In a monumentally belated NYT op-ed, a former RNC operative, David Welch, bemoans the absence of a modern-day Bill Buckley, who once chased the Bircher goblins and ghouls from conservatism's holiest of congregations--the GOP's activist base. Buckley had long since defended the reckless, besotted Joe McCarthy as an honorable pol and was in the process of promoting the reckless, befuddled Barry Goldwater as an honorable choice for the U.S. presidency when he privately wrote to a publishing friend, "Why is it our side is afflicted with all the loonies?" Why indeed.
Welch omits such inconvenient realities of the early Buckley era, but we take his point, even if it requires a touch of clarification: Extremism is relative, thus to mossback conservatives, Buckley was a moderate; and today, by the same standard, any Republican independent enough to challenge "the modern-day Birchers"--as Welch calls the tea partiers--is also a moderate. Or, as Welch puts it:
We can face the extremists with credible, respected leaders who have offered conservative policies that led to Republican victories.
Dare I say it, or should I just whisper the word? We need "the Establishment." We need officials like former Gov. Jeb Bush of Florida and Gov. Chris Christie of New Jersey, operatives like Karl Rove and Republican Party institutions.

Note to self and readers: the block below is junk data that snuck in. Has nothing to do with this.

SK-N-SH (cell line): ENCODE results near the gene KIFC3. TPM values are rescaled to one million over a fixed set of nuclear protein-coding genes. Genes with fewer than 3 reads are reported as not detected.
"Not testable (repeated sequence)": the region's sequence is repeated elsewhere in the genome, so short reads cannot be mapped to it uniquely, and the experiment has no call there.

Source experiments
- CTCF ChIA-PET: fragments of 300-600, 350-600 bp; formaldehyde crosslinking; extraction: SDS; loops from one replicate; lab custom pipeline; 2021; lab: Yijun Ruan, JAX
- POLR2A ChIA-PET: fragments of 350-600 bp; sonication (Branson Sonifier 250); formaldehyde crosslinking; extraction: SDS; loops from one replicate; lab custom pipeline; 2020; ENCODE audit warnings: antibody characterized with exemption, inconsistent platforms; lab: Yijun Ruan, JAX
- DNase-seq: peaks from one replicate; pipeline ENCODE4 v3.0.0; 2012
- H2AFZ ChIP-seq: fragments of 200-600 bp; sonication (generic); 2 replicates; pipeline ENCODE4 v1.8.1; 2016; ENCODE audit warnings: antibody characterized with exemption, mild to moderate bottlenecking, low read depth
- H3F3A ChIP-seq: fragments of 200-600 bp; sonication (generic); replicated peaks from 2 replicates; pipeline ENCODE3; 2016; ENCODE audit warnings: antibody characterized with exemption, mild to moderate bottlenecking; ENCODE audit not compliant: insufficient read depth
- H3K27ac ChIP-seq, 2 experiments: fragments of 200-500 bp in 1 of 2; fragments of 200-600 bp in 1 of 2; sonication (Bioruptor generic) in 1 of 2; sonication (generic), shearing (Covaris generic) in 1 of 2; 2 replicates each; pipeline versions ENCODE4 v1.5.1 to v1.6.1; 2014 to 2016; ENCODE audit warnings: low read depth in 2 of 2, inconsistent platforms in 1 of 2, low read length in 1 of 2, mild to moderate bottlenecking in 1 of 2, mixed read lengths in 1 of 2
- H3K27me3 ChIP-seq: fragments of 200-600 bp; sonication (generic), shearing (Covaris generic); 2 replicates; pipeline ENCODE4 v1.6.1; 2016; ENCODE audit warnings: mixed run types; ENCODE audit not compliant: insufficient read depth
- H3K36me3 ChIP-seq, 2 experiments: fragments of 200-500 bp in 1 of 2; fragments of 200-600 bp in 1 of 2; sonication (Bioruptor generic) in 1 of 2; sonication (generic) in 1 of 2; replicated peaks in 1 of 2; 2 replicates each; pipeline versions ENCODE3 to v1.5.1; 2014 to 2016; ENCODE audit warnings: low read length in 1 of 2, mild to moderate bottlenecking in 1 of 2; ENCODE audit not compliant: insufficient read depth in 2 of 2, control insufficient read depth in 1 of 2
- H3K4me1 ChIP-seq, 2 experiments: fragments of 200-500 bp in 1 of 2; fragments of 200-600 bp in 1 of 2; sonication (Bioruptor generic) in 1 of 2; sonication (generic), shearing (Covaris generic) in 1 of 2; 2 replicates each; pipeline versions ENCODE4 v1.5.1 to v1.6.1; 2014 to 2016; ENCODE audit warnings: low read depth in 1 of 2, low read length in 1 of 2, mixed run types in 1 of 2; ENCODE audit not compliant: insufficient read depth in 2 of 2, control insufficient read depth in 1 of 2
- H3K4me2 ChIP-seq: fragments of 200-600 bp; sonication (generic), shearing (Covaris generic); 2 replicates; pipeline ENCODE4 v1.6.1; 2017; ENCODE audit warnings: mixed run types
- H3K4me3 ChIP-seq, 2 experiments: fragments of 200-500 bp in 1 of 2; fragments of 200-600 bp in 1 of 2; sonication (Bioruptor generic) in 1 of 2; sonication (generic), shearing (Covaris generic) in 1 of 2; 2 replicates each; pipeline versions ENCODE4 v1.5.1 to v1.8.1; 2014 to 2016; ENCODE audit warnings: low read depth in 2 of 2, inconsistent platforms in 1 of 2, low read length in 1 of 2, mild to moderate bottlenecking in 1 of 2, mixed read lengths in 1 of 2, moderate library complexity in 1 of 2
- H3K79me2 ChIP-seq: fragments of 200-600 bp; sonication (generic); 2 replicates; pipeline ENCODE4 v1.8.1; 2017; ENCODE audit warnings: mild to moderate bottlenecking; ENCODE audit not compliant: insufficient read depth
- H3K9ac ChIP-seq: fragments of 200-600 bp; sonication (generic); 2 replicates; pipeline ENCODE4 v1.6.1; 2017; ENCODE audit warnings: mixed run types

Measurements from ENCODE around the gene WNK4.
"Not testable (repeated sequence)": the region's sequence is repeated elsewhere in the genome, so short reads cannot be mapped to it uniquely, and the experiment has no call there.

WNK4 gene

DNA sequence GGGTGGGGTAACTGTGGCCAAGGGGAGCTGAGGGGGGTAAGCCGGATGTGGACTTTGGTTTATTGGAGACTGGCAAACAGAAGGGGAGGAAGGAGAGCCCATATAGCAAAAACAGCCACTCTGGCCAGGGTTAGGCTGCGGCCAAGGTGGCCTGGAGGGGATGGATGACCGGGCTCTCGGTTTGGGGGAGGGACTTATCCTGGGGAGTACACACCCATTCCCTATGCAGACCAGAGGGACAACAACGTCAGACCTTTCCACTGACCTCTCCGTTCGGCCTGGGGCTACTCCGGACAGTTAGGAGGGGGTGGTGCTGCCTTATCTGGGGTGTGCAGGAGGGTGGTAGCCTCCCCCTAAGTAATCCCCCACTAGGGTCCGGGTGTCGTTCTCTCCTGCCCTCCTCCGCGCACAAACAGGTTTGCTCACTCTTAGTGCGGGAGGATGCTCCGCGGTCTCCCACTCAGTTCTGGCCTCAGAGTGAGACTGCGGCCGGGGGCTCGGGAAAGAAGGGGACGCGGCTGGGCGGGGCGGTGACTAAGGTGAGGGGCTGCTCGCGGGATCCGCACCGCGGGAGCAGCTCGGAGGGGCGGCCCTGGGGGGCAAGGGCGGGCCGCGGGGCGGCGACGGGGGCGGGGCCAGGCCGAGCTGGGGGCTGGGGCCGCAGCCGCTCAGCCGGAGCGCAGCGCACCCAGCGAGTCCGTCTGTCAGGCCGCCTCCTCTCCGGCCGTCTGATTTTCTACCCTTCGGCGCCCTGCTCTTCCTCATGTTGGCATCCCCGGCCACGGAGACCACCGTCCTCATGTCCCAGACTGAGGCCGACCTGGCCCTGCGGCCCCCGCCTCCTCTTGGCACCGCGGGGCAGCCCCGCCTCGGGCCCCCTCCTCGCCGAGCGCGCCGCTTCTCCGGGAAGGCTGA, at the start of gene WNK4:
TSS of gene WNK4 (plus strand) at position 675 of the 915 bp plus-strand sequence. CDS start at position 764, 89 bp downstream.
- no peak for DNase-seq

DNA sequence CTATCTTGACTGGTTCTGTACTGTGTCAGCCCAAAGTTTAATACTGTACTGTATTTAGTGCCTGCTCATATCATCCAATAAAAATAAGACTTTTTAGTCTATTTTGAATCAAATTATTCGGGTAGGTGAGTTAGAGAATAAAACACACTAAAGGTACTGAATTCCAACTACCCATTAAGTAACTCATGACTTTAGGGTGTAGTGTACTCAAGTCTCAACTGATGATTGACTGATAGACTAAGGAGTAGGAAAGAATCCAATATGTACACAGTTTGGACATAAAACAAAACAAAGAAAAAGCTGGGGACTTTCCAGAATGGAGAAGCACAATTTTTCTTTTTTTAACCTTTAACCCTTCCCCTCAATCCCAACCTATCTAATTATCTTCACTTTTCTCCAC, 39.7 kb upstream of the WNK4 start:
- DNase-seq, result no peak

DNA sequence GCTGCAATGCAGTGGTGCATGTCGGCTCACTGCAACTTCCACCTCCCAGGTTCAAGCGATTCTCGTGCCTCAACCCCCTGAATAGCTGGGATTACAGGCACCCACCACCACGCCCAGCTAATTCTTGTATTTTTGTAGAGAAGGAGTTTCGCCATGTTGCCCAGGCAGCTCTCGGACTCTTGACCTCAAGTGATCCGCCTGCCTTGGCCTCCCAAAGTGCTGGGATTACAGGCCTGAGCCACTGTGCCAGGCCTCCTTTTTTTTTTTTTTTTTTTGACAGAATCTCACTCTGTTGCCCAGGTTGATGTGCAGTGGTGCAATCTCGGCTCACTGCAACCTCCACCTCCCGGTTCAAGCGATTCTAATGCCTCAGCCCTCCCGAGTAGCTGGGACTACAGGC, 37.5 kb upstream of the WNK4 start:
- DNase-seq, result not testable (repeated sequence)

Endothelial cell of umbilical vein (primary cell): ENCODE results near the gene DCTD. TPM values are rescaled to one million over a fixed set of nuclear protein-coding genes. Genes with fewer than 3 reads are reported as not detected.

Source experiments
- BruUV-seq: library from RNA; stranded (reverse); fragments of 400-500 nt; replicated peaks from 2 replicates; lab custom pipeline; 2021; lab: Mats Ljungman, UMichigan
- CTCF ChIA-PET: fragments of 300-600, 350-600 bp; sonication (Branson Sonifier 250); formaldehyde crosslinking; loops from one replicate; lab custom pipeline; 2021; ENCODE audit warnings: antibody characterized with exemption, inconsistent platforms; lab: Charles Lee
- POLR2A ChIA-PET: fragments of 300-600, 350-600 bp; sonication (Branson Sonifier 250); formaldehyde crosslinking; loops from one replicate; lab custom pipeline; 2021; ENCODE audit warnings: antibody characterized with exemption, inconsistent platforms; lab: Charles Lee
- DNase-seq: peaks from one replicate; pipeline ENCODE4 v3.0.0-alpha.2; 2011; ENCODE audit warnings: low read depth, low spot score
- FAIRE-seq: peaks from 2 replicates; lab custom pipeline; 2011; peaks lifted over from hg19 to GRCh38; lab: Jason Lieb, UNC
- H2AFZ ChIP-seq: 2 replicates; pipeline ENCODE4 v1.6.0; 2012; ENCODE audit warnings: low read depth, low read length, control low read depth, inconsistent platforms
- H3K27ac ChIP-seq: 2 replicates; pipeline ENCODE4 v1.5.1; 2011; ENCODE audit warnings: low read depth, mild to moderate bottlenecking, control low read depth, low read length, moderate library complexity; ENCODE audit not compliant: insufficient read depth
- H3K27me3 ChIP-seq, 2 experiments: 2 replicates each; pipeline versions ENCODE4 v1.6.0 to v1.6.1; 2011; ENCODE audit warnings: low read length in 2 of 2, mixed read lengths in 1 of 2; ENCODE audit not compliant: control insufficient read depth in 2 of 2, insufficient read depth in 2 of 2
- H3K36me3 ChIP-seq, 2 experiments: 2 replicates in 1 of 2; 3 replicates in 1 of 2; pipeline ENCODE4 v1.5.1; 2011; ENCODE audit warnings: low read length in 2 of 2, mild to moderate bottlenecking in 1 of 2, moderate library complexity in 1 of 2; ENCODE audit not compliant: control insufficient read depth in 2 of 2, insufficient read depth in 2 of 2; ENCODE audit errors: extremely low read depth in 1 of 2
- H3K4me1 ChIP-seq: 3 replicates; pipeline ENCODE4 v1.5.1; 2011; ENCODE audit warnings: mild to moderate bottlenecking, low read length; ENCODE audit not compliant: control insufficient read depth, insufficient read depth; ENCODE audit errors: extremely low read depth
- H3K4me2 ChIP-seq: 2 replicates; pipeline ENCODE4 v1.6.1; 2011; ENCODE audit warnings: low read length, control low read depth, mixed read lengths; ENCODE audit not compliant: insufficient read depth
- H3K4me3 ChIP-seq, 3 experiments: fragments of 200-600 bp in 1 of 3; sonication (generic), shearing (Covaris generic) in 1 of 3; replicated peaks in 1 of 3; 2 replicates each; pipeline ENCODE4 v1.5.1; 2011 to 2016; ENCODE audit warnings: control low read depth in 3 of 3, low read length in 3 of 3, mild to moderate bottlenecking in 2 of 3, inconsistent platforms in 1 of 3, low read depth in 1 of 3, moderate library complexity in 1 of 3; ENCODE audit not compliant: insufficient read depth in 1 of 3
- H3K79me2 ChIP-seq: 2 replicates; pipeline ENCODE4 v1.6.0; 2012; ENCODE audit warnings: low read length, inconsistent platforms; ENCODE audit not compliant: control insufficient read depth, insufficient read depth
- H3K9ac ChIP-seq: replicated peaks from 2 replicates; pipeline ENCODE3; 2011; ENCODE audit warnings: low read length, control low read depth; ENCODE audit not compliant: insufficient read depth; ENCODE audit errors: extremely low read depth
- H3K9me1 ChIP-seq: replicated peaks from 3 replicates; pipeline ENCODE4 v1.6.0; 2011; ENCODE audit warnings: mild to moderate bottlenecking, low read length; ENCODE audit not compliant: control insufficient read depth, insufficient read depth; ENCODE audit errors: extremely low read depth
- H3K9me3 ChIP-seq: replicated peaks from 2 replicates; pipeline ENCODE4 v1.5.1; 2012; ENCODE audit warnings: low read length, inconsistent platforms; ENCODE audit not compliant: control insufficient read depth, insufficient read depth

Let's re-put it this way. Welch's recommendation wouldn't hurt, but there is profound doubt it would help. A Bush, or a Christie, would still have to face the Iowa gauntlet, followed all too soon by South Carolina's cannibalistic horror show, and so on. In other words, the problem lies not in the absence of "credible" Republican pols who appreciate that their party's base is crazy; the problem is that their party's base is crazy--and determinative. In state after primary state, GOP organizations have been shanghaied by the local "loonies," who seem impervious to both the winning effects of moderation and the institutional Rove-types' bullying money.
In short, the real problem, perhaps, is not that the Republican Party lacks credible Republican leaders. It's that Republican leaders lack a credible Republican Party.
My guess: By 2020, the party will be the Tea Party in all but name, and a 'Conservative Party' will house the Jeb Bushes and Chris Christies and Karl Roves.